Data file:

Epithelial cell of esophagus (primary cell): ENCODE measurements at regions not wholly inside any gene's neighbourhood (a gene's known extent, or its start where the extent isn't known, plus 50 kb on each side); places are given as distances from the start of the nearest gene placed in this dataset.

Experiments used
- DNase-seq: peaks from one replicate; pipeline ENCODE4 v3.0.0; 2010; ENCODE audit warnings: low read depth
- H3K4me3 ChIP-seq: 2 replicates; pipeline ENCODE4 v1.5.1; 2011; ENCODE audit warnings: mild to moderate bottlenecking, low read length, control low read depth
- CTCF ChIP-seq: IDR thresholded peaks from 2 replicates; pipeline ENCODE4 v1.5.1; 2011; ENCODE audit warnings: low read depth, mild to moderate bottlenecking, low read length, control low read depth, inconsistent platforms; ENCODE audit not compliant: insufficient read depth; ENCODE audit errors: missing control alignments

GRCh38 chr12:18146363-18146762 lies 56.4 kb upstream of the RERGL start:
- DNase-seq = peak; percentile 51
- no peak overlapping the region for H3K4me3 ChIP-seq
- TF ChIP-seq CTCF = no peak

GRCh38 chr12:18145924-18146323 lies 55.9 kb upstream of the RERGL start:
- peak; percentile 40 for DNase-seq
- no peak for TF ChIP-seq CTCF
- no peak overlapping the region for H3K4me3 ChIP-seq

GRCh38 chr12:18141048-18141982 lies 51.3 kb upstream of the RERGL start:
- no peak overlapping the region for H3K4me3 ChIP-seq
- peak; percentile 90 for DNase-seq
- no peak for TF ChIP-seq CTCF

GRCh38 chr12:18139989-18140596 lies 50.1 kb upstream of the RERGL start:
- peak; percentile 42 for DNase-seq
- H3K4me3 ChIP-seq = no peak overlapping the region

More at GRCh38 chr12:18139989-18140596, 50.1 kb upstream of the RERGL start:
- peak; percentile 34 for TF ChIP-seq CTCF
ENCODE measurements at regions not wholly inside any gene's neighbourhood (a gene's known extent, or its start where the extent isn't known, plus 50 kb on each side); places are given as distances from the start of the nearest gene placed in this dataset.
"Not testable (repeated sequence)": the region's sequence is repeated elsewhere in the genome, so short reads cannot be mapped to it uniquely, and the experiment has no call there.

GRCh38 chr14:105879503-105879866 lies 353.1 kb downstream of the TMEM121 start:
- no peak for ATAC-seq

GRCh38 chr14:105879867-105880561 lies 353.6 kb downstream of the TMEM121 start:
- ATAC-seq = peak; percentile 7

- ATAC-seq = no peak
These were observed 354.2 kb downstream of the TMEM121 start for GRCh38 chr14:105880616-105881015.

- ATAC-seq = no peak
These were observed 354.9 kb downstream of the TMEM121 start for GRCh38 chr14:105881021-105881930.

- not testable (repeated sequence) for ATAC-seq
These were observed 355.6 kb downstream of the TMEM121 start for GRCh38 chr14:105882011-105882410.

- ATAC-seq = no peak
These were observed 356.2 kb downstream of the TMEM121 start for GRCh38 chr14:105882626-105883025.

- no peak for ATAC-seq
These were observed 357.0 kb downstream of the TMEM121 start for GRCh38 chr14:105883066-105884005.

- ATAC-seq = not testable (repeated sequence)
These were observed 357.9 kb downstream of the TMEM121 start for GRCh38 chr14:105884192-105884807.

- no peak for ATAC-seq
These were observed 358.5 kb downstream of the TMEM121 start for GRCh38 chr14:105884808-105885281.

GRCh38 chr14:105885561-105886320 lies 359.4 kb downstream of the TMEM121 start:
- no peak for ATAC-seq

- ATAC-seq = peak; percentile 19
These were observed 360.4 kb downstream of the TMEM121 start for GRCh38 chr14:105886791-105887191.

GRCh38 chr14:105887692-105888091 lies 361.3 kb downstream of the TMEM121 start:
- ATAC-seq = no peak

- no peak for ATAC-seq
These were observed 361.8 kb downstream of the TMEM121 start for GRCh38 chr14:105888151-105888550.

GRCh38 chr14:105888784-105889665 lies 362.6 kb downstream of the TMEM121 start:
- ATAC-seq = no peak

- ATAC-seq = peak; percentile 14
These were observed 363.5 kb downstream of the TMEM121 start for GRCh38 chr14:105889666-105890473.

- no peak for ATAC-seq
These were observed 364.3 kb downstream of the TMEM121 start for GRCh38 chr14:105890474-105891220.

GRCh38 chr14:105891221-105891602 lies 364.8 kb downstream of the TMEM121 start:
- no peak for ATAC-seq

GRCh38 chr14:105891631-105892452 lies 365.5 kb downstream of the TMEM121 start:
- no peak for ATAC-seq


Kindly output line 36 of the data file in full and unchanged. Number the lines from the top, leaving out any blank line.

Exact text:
These were observed 356.2 kb downstream of the TMEM121 start for GRCh38 chr14:105882626-105883025.